The European elections are “100 percent” about Brexit, Magid tells me down a crackly phone line en route to his latest campaign speech. “People are using it as a proxy referendum.” While Labour has fudged its position, the Greens are demanding a second vote on whether the U.K. should leave the EU. Magid’s campaign video goes further, introducing him as a “true Yorkshire boy” and a “black Muslim refugee” before warning: “There is a real battle at this very moment for the soul of Britain.”

Although Magid is a Green politician, he talks as much about challenging poverty and xenophobia as the environment. His bluntness, delivered in a soft Sheff accent, can be controversial. Once, during his mayoralty, he issued a poster instructing passersby: “Don’t be a prick.” His critics complained he was bringing the city into disrepute. “We have been socially conditioned for so many years to expect what a politician looks like and acts like,” he says. “When you challenge that, you are going to make people uncomfortable. But you know what? You bring a lot of people with you.”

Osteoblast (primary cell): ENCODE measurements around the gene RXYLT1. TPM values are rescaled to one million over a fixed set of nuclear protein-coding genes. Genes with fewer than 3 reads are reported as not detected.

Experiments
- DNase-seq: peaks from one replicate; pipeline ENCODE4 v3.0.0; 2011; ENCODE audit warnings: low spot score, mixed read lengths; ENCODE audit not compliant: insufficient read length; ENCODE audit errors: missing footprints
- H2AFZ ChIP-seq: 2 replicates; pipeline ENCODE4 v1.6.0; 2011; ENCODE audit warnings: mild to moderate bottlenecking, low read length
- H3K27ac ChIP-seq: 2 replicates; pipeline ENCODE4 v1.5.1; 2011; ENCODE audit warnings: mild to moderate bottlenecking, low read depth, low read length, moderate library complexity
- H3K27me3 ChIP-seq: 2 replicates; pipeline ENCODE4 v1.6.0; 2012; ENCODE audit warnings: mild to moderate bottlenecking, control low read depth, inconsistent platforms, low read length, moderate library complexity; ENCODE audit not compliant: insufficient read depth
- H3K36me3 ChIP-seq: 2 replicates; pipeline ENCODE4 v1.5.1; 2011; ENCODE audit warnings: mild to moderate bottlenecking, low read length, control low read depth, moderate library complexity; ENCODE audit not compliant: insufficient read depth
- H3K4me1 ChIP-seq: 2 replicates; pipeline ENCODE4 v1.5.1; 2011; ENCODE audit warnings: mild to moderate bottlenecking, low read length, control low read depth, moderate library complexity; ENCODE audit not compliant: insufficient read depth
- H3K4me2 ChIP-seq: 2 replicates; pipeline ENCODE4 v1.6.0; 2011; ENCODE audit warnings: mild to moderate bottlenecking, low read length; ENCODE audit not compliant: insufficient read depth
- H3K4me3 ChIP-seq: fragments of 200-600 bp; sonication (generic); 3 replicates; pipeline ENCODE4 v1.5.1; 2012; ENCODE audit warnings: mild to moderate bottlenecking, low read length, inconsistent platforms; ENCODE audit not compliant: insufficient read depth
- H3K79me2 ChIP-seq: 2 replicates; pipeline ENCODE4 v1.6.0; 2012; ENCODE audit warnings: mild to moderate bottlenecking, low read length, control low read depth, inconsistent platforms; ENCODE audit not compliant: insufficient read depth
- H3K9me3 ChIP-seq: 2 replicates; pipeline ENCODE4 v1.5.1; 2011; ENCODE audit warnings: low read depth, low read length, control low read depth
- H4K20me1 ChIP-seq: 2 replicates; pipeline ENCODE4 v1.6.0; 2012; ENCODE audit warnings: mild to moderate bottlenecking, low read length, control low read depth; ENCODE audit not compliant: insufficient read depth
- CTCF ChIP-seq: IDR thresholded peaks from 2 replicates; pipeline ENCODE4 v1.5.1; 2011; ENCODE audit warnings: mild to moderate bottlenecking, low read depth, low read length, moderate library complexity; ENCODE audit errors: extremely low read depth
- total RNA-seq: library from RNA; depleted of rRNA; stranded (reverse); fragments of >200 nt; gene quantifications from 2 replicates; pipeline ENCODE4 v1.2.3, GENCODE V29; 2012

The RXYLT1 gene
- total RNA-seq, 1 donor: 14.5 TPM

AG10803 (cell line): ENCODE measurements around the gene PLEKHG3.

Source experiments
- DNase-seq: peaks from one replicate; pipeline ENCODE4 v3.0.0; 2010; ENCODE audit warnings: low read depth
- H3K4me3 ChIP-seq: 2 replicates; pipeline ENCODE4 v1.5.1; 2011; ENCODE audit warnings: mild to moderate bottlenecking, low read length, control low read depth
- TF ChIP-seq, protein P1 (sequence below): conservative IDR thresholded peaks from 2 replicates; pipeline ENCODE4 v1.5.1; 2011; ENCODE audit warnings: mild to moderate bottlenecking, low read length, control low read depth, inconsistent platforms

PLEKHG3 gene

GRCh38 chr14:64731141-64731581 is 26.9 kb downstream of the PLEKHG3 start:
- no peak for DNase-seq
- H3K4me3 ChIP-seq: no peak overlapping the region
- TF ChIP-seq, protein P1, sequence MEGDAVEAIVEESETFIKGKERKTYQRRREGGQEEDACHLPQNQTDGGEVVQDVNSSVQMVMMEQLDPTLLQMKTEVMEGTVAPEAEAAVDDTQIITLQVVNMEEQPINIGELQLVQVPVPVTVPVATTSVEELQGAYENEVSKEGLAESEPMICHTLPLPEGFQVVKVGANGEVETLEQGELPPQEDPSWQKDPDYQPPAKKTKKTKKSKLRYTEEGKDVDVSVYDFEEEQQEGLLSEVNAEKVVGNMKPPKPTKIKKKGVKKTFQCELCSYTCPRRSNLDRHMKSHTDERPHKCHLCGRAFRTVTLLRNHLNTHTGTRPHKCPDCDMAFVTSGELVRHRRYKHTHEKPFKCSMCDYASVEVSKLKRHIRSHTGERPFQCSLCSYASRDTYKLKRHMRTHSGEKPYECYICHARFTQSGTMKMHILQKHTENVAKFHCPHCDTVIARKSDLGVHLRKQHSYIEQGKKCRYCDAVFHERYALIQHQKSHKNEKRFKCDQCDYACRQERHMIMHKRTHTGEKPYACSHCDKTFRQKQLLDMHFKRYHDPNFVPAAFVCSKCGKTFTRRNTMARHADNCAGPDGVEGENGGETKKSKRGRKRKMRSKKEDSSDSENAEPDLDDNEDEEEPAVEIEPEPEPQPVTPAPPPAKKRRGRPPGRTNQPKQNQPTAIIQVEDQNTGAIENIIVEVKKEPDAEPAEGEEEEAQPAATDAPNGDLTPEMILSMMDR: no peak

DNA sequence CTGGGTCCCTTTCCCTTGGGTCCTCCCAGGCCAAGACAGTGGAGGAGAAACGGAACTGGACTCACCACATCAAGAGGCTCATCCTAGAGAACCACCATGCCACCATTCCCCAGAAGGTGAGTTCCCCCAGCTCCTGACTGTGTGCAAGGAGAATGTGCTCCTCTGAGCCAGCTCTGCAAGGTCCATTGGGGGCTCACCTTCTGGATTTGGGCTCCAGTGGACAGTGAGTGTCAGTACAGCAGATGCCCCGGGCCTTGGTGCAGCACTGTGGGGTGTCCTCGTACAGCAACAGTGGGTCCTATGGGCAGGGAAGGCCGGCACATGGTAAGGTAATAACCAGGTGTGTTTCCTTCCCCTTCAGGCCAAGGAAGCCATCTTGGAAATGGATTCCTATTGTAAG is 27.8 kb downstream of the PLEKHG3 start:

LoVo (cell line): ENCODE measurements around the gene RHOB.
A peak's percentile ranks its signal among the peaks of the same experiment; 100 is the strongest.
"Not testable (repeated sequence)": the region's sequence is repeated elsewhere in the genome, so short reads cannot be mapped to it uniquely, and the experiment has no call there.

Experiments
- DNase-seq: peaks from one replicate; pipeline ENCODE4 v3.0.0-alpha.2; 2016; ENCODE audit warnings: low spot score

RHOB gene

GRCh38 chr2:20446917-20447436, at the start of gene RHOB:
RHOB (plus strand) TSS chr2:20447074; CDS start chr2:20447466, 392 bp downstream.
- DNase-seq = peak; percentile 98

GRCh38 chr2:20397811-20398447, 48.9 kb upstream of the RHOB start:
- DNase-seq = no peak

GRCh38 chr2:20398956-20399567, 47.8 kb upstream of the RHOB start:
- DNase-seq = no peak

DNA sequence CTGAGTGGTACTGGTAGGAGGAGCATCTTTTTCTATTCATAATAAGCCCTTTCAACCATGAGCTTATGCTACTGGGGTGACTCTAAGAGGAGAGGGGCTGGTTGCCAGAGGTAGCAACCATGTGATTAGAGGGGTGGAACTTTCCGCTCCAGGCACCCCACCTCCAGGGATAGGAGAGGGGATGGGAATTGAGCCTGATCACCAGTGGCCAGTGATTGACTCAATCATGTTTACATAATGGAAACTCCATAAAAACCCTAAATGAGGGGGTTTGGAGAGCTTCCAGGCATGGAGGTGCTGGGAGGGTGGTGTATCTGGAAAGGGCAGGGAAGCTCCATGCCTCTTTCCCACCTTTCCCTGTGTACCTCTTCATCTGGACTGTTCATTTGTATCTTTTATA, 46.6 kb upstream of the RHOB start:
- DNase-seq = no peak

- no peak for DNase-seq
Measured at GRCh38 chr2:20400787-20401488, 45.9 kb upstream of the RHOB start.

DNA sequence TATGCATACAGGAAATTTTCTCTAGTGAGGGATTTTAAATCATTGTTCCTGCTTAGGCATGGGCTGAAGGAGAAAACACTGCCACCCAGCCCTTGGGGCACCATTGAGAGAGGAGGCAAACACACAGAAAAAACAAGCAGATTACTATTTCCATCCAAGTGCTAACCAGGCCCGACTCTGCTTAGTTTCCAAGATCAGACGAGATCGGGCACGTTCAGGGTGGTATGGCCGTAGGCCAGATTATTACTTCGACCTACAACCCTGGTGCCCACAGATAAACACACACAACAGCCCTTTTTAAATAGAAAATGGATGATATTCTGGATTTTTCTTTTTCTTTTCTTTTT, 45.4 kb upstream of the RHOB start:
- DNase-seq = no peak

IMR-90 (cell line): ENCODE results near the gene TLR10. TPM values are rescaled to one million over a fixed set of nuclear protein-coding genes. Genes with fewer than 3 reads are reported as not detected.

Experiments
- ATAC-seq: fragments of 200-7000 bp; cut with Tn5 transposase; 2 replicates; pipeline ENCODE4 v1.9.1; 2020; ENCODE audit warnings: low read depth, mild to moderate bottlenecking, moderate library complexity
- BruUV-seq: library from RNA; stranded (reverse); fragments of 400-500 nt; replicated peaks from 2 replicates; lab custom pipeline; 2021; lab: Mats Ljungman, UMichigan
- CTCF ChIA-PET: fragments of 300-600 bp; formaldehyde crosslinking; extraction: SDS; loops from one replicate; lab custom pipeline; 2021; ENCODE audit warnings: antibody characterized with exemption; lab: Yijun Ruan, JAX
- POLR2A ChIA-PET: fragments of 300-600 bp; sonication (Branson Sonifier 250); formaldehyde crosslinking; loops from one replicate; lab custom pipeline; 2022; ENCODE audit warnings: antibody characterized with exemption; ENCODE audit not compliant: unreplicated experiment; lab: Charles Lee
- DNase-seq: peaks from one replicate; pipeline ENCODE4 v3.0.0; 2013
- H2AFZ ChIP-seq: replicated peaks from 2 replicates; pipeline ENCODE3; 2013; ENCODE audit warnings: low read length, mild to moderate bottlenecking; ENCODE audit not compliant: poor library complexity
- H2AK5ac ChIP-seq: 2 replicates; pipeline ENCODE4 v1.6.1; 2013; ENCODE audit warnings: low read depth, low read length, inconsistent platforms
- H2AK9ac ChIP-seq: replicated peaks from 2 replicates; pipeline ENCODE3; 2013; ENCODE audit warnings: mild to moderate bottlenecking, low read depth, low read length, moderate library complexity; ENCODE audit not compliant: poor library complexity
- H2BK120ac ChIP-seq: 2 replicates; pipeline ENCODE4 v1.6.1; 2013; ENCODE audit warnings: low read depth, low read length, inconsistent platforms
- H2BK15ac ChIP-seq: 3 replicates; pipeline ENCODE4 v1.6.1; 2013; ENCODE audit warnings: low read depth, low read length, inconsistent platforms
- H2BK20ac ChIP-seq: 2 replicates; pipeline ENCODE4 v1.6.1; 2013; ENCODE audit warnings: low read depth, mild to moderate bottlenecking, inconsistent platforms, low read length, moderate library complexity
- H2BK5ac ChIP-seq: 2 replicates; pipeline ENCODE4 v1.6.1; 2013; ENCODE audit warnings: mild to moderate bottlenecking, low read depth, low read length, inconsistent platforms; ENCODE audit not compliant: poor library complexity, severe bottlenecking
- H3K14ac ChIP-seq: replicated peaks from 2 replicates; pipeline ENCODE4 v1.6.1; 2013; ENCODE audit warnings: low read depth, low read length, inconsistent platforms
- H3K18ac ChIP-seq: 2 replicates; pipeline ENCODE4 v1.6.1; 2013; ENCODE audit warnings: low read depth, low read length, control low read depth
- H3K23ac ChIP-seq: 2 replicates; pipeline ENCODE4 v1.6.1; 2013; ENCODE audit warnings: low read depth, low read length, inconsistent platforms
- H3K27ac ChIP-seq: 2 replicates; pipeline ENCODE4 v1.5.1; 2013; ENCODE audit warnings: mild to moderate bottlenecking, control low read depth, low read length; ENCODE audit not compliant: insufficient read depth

Whoever wins on Thursday, European elections are unlikely to bring much certainty to Britain—except that the milkshake is an effective form of protest. Rather, polls suggest they will show the population still divided. Most Leave voters seem likely to opt for the Brexit Party, Farage’s new populist vehicle. The pro-EU Lib Dems will join the Greens in scooping up Remain voters. The traditional umbrella parties, Labour and the Conservatives, will be humiliated.

None of this adds up to resolving Brexit anytime soon. Magid seems likely to be packing up in Sheffield for a new job in Brussels, but he has no idea how long for. “It could literally be five weeks, five months, or five years.”